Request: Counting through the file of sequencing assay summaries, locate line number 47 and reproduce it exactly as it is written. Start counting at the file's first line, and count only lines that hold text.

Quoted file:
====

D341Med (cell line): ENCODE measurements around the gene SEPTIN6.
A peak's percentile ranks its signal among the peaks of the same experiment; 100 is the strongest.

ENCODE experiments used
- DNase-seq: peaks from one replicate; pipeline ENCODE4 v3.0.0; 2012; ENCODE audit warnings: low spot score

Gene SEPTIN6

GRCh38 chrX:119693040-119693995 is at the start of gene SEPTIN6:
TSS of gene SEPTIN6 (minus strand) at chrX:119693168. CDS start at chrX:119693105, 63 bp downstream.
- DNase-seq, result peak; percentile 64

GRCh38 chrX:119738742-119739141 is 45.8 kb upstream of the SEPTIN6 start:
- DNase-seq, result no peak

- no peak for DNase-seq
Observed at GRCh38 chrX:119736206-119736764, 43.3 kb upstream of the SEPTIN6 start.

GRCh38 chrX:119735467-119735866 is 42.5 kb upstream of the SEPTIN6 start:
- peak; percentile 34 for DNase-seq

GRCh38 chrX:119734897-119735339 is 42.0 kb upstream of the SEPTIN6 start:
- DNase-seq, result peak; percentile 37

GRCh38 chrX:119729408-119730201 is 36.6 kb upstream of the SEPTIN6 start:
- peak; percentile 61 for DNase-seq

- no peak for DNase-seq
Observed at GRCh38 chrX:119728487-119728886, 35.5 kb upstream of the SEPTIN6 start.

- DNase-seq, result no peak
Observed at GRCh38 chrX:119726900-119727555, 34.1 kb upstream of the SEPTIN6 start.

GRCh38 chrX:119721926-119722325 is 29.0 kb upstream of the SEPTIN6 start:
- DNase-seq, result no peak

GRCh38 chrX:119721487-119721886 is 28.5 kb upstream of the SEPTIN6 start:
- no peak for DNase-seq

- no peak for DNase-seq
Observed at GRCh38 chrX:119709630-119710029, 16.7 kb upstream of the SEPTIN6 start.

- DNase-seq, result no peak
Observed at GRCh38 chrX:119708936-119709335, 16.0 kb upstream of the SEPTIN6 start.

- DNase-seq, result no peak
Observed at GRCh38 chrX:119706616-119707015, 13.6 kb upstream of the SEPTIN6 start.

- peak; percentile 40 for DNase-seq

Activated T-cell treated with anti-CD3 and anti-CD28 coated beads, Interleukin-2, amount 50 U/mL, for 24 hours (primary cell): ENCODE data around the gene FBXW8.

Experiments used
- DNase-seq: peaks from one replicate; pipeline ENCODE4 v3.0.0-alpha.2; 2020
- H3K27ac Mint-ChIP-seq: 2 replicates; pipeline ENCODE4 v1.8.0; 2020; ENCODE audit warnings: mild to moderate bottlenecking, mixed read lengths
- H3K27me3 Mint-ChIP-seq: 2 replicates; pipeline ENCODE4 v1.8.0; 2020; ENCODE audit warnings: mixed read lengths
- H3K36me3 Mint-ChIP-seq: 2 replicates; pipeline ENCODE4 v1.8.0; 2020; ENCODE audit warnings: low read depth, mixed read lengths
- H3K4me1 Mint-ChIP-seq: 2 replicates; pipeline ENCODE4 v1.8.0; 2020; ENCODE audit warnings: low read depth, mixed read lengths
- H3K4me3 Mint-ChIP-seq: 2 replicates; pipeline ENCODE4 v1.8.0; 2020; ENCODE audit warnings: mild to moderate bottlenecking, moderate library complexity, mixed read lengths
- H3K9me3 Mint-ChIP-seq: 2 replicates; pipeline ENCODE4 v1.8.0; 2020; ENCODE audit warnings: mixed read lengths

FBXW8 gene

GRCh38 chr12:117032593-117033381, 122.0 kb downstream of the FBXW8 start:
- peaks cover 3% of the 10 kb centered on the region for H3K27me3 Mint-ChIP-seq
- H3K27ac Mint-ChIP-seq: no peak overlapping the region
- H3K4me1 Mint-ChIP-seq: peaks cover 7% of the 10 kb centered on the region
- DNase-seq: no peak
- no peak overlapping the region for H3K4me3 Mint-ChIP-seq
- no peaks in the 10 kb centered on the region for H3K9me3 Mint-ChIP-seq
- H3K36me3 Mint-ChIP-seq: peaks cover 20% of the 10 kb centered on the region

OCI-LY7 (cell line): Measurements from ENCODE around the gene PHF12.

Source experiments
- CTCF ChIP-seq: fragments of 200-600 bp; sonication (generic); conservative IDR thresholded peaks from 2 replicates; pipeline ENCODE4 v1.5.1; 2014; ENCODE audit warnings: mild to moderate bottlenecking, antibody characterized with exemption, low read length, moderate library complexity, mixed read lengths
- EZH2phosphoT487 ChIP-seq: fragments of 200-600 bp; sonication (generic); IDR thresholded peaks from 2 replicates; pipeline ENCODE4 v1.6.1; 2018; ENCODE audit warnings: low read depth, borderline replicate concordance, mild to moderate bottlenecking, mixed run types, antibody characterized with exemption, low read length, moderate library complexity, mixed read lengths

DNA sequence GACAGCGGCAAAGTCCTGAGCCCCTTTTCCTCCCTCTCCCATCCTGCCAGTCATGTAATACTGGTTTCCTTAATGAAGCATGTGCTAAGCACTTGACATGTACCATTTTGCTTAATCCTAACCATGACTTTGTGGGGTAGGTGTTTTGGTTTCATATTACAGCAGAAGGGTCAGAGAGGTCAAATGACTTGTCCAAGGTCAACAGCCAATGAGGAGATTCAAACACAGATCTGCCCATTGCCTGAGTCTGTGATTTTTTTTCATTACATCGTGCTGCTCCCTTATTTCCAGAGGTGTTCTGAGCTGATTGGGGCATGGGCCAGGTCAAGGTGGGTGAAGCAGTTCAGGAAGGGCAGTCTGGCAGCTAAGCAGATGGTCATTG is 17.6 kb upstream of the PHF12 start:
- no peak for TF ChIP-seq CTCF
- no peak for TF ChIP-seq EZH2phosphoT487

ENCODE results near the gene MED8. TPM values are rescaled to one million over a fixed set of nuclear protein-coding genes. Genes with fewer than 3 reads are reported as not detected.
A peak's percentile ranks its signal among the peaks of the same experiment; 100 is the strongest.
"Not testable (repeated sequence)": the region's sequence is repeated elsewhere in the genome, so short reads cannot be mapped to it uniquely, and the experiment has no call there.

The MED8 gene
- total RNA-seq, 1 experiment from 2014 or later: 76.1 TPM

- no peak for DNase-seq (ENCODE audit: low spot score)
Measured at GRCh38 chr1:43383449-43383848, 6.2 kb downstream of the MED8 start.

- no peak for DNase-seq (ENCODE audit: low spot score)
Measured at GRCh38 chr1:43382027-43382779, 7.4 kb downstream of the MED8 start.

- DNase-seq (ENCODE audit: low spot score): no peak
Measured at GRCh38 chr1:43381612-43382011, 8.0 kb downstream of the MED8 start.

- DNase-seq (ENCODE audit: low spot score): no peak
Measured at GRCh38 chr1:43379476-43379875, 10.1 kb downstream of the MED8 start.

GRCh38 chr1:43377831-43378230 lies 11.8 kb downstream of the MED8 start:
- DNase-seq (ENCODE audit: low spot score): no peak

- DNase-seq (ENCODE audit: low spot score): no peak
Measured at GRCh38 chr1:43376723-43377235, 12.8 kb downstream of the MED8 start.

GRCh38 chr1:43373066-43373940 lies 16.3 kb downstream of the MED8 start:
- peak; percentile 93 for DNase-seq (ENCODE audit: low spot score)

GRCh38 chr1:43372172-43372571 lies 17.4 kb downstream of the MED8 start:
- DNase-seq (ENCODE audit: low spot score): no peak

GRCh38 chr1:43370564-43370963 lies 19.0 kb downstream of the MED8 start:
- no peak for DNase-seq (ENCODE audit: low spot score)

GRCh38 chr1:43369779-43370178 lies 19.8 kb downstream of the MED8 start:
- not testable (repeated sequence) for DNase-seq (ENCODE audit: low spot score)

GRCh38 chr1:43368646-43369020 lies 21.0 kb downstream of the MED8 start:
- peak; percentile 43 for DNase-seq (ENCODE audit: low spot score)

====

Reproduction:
- H3K4me1 Mint-ChIP-seq: peaks cover 7% of the 10 kb centered on the region